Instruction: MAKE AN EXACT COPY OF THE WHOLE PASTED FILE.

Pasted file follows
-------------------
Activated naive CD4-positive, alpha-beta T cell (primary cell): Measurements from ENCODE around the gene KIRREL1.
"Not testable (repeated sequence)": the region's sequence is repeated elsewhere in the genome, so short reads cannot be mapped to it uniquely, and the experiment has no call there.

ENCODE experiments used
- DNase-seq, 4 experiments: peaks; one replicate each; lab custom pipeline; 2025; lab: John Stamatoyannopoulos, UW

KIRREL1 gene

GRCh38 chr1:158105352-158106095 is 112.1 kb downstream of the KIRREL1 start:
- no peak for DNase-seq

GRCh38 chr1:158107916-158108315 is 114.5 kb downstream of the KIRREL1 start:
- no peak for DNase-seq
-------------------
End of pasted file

Activated naive CD4-positive, alpha-beta T cell (primary cell): Measurements from ENCODE around the gene KIRREL1.
"Not testable (repeated sequence)": the region's sequence is repeated elsewhere in the genome, so short reads cannot be mapped to it uniquely, and the experiment has no call there.

ENCODE experiments used
- DNase-seq, 4 experiments: peaks; one replicate each; lab custom pipeline; 2025; lab: John Stamatoyannopoulos, UW

KIRREL1 gene

GRCh38 chr1:158105352-158106095 is 112.1 kb downstream of the KIRREL1 start:
- no peak for DNase-seq

GRCh38 chr1:158107916-158108315 is 114.5 kb downstream of the KIRREL1 start:
- no peak for DNase-seq